Thursday, February 19, 2009


Adrian Lyne | 1980 | 106 min | US

Adrian Lyne's second feature is ostensibly one more coming of age story about four high school girls in the San Fernando Valley. But even the film's ad copy ("a rock'n'roll-filled trip through the fast lane of teenage life!") fails to adequately convey how quickly this movie flies of the rails. Each of the girls enjoys a share of domestic strain, romantic struggle, and some measure of substance abuse, and Lyne dives straight into it. Much of the story revolves around three friends attempting to save the marginally most tragic of the gang, fifteen-year-old Annie, but none of them are in much of a position to offer life coaching or an escape route. A happy ending never seems like it is very close or even particularly happy. The closing moments of Foxes are a perversion of a fairy tale ending rather than the fantasy we are often treated to.

Not that Foxes isn't ultimately a fun guilty pleasure. I find Lyne is at his best when he is slowly sucking me into discomfort, and Foxes is splendid at causing my brow to furrow. Opening with slow pan close-ups of sleeping teenage bodies, thirteen-year-old Laura Dern (in her credited debut) waxing poetic about diaphragms, and Randy Quaid setting the screen on fire as an alluring, rock album designing pedophile. This movie has a little bit of something to render everyone queasy. It's like a Winston Smith collage of terrible high school decisions.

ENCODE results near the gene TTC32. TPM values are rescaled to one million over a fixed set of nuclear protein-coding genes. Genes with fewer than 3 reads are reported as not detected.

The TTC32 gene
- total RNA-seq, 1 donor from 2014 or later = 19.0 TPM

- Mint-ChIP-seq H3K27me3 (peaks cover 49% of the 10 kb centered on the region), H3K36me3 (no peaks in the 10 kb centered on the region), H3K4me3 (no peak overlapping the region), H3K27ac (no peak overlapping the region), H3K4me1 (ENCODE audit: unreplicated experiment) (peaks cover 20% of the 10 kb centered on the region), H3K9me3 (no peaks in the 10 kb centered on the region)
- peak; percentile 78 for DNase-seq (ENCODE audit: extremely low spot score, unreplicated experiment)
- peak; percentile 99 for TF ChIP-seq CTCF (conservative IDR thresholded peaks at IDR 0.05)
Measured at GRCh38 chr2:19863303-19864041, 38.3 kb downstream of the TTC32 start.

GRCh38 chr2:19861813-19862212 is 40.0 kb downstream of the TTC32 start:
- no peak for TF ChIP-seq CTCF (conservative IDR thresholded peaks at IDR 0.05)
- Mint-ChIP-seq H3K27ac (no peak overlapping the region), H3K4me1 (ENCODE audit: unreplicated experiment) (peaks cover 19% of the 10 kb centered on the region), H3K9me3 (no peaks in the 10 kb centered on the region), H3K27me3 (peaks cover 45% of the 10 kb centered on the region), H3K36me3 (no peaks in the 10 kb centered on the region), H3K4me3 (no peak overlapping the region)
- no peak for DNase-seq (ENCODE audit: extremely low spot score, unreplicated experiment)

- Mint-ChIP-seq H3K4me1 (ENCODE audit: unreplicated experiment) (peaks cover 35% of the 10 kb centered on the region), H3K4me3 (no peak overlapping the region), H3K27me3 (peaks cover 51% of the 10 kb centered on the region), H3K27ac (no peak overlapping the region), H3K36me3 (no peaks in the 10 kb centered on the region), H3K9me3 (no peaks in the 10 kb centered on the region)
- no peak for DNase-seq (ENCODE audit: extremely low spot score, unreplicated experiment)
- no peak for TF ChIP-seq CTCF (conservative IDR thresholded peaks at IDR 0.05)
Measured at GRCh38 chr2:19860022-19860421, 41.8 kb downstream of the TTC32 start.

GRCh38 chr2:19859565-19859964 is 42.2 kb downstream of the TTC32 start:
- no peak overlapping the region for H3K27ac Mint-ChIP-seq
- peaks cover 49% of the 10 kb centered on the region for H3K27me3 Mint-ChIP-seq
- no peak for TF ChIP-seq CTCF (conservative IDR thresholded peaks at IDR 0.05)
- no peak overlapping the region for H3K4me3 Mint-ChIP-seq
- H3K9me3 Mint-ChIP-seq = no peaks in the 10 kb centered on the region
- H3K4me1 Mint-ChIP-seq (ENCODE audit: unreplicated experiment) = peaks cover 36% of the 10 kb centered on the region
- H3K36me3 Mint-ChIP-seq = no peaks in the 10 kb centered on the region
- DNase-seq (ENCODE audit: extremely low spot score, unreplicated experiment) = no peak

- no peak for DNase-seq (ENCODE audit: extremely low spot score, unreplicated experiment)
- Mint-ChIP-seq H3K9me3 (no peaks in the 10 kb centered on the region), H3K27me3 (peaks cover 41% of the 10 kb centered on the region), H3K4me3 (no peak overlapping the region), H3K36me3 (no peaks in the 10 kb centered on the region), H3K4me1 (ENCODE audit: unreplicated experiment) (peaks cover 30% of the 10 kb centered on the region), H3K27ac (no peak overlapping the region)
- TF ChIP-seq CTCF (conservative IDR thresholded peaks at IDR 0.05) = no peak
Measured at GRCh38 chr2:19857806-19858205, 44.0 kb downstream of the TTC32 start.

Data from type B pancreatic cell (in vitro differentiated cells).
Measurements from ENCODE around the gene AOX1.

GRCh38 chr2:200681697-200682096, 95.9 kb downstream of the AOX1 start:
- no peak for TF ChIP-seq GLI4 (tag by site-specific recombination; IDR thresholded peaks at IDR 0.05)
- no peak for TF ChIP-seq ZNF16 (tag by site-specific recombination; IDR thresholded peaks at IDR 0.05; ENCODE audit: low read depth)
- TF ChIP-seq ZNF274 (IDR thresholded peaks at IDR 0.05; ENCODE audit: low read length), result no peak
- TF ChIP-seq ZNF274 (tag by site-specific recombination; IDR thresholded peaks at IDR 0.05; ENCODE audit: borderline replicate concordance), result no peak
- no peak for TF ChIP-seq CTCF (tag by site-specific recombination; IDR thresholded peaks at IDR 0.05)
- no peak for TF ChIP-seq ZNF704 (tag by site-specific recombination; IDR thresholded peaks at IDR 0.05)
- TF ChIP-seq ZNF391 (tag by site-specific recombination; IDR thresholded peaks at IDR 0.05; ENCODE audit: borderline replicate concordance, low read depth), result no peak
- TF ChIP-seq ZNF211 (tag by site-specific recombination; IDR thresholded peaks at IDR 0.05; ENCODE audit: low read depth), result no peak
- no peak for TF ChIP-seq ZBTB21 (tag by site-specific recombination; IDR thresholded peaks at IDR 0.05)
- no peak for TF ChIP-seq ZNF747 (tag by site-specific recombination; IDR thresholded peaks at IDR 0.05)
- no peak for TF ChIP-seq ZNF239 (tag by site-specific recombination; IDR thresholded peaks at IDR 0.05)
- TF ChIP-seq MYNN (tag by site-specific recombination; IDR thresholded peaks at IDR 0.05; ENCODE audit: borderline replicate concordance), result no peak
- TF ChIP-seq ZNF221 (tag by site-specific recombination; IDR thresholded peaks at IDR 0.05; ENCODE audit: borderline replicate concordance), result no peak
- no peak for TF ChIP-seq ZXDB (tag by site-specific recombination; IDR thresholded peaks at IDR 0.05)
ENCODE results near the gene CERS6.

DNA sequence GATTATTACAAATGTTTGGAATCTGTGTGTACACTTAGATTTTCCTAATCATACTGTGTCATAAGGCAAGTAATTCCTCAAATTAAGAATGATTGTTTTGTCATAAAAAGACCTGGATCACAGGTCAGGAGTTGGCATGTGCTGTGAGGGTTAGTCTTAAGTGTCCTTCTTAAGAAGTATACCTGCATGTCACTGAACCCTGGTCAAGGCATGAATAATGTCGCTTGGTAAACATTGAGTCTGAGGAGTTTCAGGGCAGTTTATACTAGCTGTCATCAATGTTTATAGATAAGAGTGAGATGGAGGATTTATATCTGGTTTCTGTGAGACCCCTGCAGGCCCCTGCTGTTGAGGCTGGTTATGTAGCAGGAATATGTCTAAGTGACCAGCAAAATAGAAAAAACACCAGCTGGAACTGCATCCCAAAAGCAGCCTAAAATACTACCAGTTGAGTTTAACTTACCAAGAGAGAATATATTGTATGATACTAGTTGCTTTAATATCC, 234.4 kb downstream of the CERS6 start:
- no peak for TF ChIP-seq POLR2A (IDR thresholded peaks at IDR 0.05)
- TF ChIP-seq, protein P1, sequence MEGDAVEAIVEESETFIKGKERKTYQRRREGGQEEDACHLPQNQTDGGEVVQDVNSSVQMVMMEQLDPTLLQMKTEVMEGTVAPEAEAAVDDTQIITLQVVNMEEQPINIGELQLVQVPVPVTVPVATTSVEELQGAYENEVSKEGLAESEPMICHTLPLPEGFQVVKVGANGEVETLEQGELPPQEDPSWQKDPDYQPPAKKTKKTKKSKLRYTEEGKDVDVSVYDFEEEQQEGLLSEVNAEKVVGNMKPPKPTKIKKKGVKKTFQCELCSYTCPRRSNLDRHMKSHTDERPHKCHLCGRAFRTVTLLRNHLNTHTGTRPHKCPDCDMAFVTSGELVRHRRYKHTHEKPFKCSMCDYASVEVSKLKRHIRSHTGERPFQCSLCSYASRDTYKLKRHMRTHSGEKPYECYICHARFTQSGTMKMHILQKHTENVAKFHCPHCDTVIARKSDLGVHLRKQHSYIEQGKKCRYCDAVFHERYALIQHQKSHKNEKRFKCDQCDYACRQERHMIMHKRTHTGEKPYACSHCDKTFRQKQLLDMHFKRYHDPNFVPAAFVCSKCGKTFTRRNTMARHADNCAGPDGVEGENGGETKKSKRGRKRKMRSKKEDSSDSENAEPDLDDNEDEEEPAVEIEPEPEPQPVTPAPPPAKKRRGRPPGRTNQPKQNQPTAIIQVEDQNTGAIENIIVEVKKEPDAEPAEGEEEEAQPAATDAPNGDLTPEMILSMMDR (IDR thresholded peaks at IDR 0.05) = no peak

None of this is by accident, of course. Foxes goes out of its way to be seedy and look dingy, often seeming to exist in an alternate California absent of artificial interior lighting.

Every member of the young cast does a terrific job. Even the smaller contributions are sharp, including those from a young Scott Baio, as well as Dern and Quaid, already mentioned. Jodie Foster is her creepy best leading the cast in her patented "stoic forty-year-old in a little girl's body" routine. Foster earns the spotlight, but most of the biggest whatthefucks come from Cherie Currie, the teenage lead singer of girl-group The Runaways, who plays Annie, the BURNED OUT fifteen-year-old runaway. That girl knows how to play "disaster whore" with shudder-inducing definition.

So, final verdict: fun, fucked, exploitive. Thus, big recommendation.

Saturday, February 07, 2009

Synedoche, New York

Charlie Kaufman | 2008 | 124 min | US

If you've been waiting for a longer, shittier version of eXistenZ, you're in luck!